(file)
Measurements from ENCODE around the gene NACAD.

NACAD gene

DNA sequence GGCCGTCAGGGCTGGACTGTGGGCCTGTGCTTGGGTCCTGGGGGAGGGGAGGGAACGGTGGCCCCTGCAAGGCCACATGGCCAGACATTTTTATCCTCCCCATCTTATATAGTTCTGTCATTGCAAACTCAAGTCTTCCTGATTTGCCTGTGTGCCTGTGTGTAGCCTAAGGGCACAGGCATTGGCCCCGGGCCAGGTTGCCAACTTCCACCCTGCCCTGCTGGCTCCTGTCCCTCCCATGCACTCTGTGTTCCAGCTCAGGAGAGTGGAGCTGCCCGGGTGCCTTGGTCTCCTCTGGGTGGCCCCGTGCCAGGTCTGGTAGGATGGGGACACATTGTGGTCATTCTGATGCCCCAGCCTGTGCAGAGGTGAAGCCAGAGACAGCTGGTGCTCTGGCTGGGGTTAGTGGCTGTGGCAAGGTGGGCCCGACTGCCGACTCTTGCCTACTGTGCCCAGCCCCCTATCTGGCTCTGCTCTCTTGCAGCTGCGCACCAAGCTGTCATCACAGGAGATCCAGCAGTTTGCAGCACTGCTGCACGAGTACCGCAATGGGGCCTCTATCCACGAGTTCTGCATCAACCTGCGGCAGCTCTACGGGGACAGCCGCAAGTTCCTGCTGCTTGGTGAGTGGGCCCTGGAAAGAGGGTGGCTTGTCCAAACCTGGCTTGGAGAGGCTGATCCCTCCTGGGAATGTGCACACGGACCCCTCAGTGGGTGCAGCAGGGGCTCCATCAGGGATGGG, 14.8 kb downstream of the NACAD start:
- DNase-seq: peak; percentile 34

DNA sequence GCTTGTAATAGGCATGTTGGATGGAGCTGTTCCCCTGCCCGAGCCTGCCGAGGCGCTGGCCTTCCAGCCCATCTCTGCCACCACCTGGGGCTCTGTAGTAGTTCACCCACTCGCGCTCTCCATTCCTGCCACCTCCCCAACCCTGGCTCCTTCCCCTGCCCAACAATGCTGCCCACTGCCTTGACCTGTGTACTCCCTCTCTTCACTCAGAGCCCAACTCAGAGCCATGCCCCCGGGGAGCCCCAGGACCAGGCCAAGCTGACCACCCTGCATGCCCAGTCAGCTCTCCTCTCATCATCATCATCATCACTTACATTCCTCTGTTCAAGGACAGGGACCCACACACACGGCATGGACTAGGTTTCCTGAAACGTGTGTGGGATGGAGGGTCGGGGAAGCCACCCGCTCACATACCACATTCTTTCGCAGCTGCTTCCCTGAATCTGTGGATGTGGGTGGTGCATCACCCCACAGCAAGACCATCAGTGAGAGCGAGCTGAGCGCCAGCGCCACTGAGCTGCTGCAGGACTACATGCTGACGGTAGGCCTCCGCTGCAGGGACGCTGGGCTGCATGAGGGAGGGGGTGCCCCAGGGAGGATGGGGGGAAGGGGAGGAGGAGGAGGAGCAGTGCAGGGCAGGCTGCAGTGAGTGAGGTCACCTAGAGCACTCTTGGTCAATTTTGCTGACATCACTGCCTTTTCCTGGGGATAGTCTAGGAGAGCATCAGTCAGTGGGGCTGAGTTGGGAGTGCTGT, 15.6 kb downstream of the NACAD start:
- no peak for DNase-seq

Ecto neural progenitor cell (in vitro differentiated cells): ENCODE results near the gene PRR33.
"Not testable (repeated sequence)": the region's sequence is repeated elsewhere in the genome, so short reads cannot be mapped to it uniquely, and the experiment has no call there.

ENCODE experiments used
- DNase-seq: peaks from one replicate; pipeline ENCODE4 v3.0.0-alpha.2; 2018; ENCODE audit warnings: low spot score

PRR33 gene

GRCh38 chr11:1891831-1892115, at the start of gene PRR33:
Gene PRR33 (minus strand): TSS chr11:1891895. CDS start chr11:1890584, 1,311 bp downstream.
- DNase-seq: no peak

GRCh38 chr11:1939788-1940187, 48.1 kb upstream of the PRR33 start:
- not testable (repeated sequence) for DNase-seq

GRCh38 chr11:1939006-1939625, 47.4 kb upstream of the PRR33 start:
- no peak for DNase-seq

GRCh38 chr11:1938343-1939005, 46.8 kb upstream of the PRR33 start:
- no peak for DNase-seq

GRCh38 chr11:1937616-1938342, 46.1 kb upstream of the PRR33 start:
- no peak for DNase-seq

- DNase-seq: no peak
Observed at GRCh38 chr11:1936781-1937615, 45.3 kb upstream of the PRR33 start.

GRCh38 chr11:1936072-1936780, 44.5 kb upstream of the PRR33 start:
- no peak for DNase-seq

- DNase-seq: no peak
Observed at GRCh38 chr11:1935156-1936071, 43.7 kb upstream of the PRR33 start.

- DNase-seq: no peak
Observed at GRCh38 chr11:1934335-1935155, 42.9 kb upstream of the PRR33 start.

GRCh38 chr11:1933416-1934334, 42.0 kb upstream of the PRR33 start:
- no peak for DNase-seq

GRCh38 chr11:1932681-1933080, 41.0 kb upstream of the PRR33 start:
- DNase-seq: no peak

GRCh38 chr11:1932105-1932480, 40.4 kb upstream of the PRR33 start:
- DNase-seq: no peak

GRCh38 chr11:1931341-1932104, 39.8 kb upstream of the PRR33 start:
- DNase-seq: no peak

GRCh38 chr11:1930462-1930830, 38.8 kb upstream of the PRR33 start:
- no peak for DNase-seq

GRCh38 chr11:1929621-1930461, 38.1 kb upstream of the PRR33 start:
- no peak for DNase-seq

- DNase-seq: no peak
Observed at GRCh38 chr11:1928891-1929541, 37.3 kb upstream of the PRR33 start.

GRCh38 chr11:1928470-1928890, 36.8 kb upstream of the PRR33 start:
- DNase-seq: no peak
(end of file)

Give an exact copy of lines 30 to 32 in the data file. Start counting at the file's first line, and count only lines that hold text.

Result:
Observed at GRCh38 chr11:1934335-1935155, 42.9 kb upstream of the PRR33 start.

GRCh38 chr11:1933416-1934334, 42.0 kb upstream of the PRR33 start:
- no peak for DNase-seq